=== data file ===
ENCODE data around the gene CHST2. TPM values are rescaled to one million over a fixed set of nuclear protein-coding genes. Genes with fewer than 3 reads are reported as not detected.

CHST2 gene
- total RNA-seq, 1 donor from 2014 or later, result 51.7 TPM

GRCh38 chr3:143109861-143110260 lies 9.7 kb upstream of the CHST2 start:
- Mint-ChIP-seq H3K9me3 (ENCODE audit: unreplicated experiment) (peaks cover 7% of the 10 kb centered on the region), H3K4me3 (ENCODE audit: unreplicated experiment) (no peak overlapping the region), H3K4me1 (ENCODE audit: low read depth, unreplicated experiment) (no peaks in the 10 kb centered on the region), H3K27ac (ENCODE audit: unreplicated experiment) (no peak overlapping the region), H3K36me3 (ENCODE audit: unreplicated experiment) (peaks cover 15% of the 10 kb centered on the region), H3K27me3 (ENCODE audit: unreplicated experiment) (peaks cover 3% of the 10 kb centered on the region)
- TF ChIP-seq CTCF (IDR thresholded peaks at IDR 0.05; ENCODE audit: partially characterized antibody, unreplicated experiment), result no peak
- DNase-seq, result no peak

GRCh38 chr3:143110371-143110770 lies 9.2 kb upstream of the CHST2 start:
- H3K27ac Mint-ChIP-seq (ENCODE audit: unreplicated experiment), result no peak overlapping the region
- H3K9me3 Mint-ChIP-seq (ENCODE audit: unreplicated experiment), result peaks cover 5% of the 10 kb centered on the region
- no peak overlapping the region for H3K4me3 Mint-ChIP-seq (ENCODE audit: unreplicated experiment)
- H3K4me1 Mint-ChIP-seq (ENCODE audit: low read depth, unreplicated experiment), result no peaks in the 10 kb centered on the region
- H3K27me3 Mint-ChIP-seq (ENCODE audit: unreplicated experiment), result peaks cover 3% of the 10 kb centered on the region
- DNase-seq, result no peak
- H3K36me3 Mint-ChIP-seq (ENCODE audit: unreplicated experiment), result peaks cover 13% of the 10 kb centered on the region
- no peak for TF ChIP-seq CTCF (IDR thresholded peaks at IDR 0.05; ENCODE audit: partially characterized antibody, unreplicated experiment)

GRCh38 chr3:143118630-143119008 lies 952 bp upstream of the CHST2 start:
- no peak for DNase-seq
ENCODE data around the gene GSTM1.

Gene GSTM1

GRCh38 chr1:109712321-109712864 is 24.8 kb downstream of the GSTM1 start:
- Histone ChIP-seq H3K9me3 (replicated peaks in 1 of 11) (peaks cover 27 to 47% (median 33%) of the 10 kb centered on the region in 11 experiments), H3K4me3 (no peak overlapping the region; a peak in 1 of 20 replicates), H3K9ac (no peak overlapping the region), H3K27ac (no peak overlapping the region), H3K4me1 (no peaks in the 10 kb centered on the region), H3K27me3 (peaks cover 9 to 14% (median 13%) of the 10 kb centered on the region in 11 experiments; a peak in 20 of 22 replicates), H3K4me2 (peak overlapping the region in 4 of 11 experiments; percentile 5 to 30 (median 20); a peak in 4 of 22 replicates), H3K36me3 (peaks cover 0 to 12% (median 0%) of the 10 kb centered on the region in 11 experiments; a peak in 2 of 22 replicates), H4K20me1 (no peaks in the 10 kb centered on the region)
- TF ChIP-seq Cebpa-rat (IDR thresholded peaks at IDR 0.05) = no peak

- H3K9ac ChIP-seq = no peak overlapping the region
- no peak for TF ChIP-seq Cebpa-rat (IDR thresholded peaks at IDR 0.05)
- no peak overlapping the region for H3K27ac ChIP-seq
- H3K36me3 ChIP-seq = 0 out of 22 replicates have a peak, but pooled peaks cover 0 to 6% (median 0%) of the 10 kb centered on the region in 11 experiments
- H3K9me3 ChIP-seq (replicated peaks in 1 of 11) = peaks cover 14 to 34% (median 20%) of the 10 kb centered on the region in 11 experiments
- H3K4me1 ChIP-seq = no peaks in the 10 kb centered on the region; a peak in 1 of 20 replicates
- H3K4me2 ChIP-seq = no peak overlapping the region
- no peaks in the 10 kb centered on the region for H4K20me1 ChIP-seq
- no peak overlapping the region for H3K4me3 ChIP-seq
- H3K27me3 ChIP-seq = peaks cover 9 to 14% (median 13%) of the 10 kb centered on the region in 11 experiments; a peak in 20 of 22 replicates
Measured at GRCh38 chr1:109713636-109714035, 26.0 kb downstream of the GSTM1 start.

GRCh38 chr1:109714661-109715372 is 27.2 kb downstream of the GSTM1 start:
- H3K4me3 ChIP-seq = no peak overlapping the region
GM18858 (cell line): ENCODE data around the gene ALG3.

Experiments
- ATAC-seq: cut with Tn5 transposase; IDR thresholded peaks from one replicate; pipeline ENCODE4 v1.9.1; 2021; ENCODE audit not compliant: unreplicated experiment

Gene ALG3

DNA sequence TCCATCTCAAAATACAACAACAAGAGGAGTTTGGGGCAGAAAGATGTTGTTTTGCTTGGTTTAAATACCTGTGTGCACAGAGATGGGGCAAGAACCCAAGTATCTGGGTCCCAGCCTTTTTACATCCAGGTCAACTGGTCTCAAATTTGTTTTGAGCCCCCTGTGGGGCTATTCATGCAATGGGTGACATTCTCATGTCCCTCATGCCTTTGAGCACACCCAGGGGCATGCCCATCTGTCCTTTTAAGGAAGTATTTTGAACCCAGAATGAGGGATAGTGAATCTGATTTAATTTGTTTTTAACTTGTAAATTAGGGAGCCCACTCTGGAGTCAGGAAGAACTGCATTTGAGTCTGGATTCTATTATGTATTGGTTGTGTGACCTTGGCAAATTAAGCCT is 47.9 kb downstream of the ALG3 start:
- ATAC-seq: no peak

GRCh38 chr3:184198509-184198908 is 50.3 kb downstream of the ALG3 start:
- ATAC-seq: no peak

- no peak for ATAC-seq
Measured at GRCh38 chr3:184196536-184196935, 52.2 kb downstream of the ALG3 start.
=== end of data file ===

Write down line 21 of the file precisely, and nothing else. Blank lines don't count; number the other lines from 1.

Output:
GRCh38 chr1:109712321-109712864 is 24.8 kb downstream of the GSTM1 start: